Dependency & Obligation

Who do we allow to depend on us?

I’ve been struggling with this question a lot lately. It’s been brought on by two recent unexpected deaths, as well as the more mundane struggle of balancing obligations to work with obligations to friends, and obligations to the present with obligations to the future.

It’s nice to feel wanted, and it’s nice to be able to be there for people. But we’re limited resources, and giving of yourself to all means that soon there’ll be nothing left to give. There are an infinite amount of needs to be met; how can we manage?

How do you weigh an obligation to a parent against an obligation to a job? One is a repayment for the past, the other an investment in the future. Further, there is a future obligation to a parent, as well as any more immediate. Focusing on work and advancement is work towards meeting the obligations towards future parents, towards future family, towards future self… towards future society. Yet, neglecting friends and family is a failure of your obligation to attend to those in the moment, to be an aid in their struggles, to be a part of their lived experience. Further, to neglect yourself is to undermine yourself, and by extension those very same people you seek to help. Is self-preservation not a crucial part of service? Yet self-obsession deadens the senses and the spirit.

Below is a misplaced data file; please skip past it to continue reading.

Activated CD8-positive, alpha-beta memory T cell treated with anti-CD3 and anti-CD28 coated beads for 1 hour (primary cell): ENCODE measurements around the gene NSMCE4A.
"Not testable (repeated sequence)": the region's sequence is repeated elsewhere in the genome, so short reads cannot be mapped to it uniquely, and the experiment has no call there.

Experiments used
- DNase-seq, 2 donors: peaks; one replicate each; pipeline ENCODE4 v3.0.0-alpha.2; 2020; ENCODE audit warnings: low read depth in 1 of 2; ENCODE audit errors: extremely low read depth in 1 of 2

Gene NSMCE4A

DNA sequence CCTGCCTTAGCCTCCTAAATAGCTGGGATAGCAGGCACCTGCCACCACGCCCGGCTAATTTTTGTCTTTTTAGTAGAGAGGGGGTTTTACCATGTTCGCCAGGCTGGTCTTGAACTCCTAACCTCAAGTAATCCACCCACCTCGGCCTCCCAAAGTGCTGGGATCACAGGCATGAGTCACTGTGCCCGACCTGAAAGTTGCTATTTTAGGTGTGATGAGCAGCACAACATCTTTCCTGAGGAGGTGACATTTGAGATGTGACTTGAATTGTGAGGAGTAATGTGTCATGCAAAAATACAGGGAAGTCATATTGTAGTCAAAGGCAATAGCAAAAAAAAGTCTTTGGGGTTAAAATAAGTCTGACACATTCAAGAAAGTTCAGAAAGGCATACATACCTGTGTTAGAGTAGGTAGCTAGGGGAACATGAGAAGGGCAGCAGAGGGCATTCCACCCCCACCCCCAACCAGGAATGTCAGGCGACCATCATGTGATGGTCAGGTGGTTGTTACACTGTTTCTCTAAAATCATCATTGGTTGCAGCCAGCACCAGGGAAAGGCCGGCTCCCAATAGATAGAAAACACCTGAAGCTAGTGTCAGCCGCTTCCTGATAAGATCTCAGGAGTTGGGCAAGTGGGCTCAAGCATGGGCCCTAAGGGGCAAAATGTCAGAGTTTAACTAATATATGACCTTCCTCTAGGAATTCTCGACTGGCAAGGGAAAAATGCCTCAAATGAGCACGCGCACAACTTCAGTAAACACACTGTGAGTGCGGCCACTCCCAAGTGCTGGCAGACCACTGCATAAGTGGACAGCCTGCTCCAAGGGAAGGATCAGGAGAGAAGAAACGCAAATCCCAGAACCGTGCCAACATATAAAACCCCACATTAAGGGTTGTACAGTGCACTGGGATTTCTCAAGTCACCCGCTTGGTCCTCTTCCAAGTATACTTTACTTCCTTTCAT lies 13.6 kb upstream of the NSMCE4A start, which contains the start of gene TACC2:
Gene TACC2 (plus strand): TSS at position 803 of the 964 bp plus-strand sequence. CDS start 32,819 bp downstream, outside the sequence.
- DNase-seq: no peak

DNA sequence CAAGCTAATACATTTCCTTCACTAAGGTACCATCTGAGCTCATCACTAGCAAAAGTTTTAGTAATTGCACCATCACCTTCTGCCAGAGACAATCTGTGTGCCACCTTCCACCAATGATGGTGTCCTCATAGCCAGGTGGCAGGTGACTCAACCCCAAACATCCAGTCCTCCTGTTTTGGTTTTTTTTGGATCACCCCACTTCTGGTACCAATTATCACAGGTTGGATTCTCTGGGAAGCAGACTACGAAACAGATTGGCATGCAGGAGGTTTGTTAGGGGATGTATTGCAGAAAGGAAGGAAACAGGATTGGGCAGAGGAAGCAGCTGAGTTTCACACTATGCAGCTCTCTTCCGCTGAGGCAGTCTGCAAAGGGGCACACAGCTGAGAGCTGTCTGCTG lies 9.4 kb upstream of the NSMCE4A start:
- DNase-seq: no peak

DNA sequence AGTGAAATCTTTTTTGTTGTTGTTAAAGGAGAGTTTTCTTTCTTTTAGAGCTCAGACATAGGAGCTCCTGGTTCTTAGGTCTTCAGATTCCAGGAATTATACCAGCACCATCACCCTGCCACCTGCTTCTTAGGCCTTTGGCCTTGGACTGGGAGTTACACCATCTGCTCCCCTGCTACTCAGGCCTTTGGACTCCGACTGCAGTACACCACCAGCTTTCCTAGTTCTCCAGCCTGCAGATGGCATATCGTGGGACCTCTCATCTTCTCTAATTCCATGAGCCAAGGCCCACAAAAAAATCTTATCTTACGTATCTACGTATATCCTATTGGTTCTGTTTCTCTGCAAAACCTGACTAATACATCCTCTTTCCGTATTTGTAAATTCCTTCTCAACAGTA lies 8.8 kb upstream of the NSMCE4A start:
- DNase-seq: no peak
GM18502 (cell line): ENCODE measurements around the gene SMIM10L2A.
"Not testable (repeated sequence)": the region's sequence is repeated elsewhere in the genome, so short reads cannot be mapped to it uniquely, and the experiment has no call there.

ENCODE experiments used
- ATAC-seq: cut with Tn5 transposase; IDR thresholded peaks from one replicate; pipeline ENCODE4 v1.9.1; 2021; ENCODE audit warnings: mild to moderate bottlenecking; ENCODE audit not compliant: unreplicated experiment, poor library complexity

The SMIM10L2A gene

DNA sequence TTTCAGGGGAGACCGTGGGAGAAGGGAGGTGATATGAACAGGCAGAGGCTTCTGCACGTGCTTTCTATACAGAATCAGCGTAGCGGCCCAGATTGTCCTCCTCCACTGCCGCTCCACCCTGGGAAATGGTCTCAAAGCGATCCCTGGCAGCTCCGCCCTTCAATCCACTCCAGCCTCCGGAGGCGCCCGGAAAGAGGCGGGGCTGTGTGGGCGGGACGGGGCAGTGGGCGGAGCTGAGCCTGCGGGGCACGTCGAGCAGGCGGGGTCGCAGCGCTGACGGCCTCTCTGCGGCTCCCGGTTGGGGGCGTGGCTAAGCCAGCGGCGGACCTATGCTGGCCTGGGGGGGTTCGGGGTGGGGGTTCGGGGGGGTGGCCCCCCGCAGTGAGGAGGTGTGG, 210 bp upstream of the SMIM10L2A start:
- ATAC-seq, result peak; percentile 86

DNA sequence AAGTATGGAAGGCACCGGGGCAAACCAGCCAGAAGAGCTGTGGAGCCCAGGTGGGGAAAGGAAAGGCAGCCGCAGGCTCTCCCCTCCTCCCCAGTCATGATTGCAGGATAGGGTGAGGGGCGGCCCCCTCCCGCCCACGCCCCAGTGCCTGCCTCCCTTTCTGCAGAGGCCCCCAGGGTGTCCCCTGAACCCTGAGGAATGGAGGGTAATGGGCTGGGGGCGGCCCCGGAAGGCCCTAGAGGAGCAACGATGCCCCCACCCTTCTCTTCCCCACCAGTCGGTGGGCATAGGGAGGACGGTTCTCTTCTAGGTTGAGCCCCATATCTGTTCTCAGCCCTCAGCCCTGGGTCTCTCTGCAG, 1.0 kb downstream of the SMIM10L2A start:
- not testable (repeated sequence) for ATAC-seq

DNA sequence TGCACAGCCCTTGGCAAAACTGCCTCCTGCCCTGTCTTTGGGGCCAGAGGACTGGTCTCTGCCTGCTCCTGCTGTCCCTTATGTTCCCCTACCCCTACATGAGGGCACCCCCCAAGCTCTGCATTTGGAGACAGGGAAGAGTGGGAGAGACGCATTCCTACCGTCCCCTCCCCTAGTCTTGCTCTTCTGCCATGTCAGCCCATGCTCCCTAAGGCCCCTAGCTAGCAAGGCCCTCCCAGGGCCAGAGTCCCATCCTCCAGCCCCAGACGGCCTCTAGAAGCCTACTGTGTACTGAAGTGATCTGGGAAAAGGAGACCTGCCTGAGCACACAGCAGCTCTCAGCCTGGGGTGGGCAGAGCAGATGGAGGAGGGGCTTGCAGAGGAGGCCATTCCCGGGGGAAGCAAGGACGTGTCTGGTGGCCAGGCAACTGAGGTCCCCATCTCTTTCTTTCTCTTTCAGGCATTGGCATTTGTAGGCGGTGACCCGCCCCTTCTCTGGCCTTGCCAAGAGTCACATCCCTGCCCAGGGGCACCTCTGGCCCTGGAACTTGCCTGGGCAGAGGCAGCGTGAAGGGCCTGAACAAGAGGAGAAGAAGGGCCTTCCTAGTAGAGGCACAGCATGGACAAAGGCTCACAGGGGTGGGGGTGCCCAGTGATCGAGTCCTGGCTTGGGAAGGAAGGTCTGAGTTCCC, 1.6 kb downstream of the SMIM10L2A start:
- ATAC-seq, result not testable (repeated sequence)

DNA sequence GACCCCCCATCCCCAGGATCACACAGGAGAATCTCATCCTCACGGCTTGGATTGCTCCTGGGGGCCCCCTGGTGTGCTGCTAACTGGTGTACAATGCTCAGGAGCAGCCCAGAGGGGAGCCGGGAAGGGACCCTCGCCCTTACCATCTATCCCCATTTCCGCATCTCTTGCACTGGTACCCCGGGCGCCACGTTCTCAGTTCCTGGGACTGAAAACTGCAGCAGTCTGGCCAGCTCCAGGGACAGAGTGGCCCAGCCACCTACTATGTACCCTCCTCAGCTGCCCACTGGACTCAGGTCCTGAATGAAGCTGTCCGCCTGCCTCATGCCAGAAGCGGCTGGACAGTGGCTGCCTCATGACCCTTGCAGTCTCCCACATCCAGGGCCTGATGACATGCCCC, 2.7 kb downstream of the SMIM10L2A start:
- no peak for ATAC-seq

One of the deaths, my friend Andrew, was a suicide. We all asked ourselves if we could’ve done more. What if, perhaps, we had taken the time to sit down with him once in a while, to encourage him to pour his heart out? Would have have sent the signal, the one he never received? Alternatively, could all our energies have even made a difference?

The other, my uncle, was a slow yet untimely degeneration into illness and, heartbreakingly, death. He had been surrounded by those who loved and cared for him. Had they met their obligations to him? Did he to them?

Did I to him?

What are our obligations to the memories of each other?

What does it mean, to let someone down? To betray a trust, that they could depend on you? How was that trust formed? How do we decide to accept that burden? Are these arrangements between persons, or are there larger pieces in play? Can it not be a form of caring, to refuse a request that you fear you will be to weak to perform? Or to preserve your strength to tackle a greater challenge ahead?

How much can we, should we, spare for another? How much for ourselves, our own self-preservation? How much for the present? How much for the future? For whose future? For whose present?

I’m inclined to conclude that this is a web of paradoxes, and that the only path is to cut through the middle; part for present, part for future, part for friends, part for work, part for self. To balance them all and to try and cast a long arc into the future.


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